“I sort of started doing my sums in it,” Shiina tells the monster, launching herself straight through to the living room, “and catch me doing those twice! Or –” seizing up her backpack from the couch, “– maybe, if you don’t mind, Mister Monster –” upending it on the desk, already littered with pencil shavings and little worn-off pills of eraser and highlighter pens lying uncapped, “– I could just tear out the page I’m working on? It’d save me copying all that up again, you see!”
Hang on, says the monster. It raises one great taloned hand. The hand is black, and leathery in the palm, and though it’s got what looks like four fingers and a thumb those fingers and that thumb are too long, and they taper to terrible points, and they curl like they’ve got more knuckles inside than Shiina can understand: so she doesn’t bother trying. She flips the notebook open to its first page, the date printed untidily in the top right corner, her sums lined up beneath, and chews thoughtfully on the end of the closest pencil. You’ve been doing your homework in the Death Note?
“Sure!” says Shiina. “I dropped my last arithmetic book in a puddle. I was pretty excited to find a new one, just like that!”
Humans are always a surprising species, says the monster, floating beside the television, its huge, bulging eyes bewildered. Tamai Shiina, that notebook’s yours, now. Yours for as long as you live.
“Do you mean it?” says Shiina.
The monster dips its head – and then, moments later, jerks it back up with a whoof! of surprise as Shiina hurls herself right into it, wraps her arms round that skinny monster belly and squeezes.
“Thank you, Mister Monster! Thank you very much! I’m gonna be in junior high come April, so I dunno about all this ‘long as I live’ business, but you can bet your butt I’m gonna have the snappiest looking arithmetic book in class till then!”
Shiina, says the monster, Shiina –
She allows herself to be disengaged from the hug. “Say, do monsters like turnip?”
Shiina, do you understand the power of the Death Note?
“Power?” says Shiina, and she wrinkles her nose. “I’ve definitely not got much power at arithmetic. Sports and cooking, that’s me!”
No, begins the monster, but Shiina’s already towing it back to the kitchen, her hand wrapped as far round its wrist as her fingers can stretch.
“C’mon – you can stay for supper, if you like! Promise you’ll help with the dishes afterward?”
You get my Note and this is how you use it.
“I did say you could have it back,” says Shiina, who is carefully plotting out a graph, calculator and ruler and problem sheet on the desk beside her.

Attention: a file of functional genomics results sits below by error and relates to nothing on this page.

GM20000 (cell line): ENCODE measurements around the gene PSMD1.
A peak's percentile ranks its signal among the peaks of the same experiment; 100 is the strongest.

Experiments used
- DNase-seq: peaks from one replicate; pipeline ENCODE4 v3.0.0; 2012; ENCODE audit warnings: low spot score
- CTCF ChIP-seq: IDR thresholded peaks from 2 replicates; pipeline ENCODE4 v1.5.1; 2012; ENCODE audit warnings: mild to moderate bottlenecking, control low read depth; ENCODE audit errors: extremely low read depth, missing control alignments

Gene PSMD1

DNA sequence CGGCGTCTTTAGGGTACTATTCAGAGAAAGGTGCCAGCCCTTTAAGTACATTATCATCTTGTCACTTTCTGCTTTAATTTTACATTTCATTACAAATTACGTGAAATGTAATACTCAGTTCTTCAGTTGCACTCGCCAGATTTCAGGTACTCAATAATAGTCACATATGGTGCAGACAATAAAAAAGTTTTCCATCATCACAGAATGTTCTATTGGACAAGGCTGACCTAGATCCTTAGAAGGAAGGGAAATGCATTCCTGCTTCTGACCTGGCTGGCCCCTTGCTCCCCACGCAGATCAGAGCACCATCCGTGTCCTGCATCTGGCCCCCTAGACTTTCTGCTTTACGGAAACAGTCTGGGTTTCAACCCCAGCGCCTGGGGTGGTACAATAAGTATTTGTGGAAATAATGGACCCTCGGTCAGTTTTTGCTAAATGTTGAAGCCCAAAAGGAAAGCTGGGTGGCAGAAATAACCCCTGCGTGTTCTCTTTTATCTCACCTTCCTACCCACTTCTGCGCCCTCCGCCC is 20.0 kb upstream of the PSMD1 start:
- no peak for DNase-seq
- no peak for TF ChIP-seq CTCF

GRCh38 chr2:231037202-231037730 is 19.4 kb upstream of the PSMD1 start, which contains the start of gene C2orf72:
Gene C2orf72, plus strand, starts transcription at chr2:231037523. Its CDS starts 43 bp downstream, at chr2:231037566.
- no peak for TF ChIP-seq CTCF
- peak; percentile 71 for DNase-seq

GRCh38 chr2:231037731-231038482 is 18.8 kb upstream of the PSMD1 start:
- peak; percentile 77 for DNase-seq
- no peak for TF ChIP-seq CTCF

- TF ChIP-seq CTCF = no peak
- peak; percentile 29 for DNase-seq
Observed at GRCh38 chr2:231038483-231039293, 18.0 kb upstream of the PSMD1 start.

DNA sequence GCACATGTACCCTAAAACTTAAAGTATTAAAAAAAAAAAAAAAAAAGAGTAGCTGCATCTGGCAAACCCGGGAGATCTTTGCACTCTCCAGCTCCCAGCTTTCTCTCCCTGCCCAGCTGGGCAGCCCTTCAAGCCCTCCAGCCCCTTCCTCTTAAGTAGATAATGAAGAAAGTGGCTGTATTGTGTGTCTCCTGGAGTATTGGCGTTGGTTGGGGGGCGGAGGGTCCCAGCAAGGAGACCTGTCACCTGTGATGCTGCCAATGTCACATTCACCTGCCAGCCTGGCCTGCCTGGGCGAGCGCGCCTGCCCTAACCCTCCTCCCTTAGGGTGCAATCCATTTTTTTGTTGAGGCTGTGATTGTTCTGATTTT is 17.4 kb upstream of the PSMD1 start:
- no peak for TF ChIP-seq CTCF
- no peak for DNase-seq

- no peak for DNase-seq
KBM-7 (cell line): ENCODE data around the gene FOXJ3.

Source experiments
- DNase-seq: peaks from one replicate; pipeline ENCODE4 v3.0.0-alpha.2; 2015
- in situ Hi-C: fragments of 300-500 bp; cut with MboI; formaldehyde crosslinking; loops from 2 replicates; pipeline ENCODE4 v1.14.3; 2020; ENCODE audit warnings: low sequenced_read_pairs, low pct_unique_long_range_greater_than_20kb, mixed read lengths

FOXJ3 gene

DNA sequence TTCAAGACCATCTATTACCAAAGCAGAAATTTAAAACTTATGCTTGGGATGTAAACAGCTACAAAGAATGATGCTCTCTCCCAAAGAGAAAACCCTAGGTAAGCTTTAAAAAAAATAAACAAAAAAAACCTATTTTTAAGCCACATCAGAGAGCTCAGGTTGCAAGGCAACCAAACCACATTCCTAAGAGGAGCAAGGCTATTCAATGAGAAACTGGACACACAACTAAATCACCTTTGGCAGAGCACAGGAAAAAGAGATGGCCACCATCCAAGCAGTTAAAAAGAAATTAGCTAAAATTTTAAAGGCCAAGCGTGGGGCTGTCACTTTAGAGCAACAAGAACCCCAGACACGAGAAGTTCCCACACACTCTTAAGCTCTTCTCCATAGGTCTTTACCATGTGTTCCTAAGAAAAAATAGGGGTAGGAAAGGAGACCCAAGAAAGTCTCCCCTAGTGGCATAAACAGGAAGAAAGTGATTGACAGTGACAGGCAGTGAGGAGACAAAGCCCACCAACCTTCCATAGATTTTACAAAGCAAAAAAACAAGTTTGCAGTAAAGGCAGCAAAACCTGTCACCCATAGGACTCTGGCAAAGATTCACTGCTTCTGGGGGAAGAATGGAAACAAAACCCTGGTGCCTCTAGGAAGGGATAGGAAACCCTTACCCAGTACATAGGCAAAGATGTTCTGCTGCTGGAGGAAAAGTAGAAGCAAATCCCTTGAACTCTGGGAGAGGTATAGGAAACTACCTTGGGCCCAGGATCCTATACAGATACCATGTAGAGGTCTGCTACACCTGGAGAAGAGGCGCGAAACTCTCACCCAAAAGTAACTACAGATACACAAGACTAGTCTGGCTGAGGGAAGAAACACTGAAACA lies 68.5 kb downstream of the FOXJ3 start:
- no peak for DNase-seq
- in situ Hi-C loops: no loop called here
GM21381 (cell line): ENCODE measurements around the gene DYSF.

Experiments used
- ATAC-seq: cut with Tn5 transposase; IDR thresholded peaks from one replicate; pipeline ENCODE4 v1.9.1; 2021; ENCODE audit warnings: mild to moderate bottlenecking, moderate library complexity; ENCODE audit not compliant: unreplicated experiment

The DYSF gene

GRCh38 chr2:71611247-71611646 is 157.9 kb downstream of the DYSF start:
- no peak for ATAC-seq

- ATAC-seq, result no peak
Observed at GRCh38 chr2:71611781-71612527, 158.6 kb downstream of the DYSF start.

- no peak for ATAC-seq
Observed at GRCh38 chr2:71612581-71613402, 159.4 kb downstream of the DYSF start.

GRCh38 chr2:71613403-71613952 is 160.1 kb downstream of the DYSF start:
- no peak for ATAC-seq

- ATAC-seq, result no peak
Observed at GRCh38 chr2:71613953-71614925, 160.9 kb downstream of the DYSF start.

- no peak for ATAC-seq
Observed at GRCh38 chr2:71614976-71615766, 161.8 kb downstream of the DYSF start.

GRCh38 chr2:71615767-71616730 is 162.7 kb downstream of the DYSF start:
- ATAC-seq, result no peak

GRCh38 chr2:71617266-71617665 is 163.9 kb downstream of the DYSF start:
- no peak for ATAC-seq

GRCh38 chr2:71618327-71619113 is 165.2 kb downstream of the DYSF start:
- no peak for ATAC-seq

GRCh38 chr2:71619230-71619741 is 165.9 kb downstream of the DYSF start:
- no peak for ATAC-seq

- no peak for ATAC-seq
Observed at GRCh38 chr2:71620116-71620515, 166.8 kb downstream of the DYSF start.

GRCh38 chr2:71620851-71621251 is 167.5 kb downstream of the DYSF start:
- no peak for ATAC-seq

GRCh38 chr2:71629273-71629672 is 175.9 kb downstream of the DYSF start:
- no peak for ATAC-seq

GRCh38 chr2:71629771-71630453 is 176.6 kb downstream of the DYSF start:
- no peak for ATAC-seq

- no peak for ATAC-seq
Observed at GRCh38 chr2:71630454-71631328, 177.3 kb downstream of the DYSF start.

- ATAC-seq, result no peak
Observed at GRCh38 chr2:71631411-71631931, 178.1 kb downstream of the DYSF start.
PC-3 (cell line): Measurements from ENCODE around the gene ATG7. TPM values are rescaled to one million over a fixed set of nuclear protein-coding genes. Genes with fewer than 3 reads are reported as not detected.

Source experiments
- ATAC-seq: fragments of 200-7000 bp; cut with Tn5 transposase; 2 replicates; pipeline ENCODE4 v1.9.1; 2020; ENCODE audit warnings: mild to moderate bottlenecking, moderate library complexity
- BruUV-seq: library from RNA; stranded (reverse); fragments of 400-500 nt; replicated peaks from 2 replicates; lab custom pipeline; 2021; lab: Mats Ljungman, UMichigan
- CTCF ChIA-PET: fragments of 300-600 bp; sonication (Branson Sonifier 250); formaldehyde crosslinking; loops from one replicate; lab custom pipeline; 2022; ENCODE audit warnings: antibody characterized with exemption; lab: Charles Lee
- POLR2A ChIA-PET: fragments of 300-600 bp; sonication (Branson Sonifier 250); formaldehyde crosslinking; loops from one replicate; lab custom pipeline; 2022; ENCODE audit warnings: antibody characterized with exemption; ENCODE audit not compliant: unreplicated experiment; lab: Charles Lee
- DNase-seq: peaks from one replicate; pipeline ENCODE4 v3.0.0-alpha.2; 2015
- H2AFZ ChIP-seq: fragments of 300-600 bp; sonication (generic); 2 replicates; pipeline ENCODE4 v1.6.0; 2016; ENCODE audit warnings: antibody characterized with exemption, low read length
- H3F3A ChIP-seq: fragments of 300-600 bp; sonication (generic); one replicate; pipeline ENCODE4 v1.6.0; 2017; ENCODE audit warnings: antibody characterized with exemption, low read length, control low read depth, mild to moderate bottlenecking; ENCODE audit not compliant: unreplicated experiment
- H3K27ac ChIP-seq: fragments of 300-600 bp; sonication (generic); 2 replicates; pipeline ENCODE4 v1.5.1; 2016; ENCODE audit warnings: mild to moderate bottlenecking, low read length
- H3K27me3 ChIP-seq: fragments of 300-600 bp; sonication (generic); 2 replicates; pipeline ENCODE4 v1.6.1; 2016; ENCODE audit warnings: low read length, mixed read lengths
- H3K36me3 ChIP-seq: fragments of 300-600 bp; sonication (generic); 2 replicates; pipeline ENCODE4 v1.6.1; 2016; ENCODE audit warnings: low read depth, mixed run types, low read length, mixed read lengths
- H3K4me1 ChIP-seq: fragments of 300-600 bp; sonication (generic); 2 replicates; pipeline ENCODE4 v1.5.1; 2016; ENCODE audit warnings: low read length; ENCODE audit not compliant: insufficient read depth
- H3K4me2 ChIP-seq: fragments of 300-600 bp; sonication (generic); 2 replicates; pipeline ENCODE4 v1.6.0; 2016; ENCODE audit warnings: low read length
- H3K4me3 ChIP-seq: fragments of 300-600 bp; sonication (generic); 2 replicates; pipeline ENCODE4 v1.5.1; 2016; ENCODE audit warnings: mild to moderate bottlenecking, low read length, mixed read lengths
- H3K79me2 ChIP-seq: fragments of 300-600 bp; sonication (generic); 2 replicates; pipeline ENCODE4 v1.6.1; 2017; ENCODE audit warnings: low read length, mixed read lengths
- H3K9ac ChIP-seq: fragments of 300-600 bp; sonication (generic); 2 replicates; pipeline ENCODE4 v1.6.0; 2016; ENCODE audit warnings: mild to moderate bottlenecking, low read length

Ain’t how it works. The monster swings upside down, presses its great clawed feet to her bedroom ceiling. Ughhhh – I’m bored, I’m so bored.
“Me too.” The sign for long division turns into a skatepark. She bites her tongue between her teeth and adds in little skating stick figures, somersaulting off the equals sign, and a cheering stick figure crowd, and a very smiley sunshine in the corner, underneath the last problem she tried to work her way through; and then Shiina stops doodling, and studies the page. “Hey,” says Shiina, after a moment, “d’you wanna come cycling?”
The new girl at baton class is taller than Shiina and older than Shiina, but most of the people in the world are taller and older than Shiina and it barely even registers. Her hair is dark, and her eyes are dark, and her skin is the sickly off-white of someone who definitely doesn’t get enough healthy exercise outdoors; when she tentatively accepts the baton Shiina’s holding out to her, her hands are thin and fragile. She stands knock-kneed, and she even sits knock-kneed, and she perches on the bench looking for all the world like one of the strange, brittle matchstick sculptures Shiina’s granddaddy creates and sets inside glass bottles.
And she won’t fight. She won’t fight, not even a little.
“D’you fancy walking to class together next week?” says Shiina, later, in the locker room.
“Um,” says Akira.
Shiina shucks off her gym shorts, hops around on the spot, wrestles to drag her cargo shorts on instead. “I mean, I dunno where you live, but I can cycle miles and not get tired, so even if you live hours and hours away I bet I could give you a lift here on my bike! Would you like that? Have you got a safety helmet?”
“I – I, um,” says Akira, and then her voice falters too quietly to hear.
Shiina stops hopping. “Pardon?”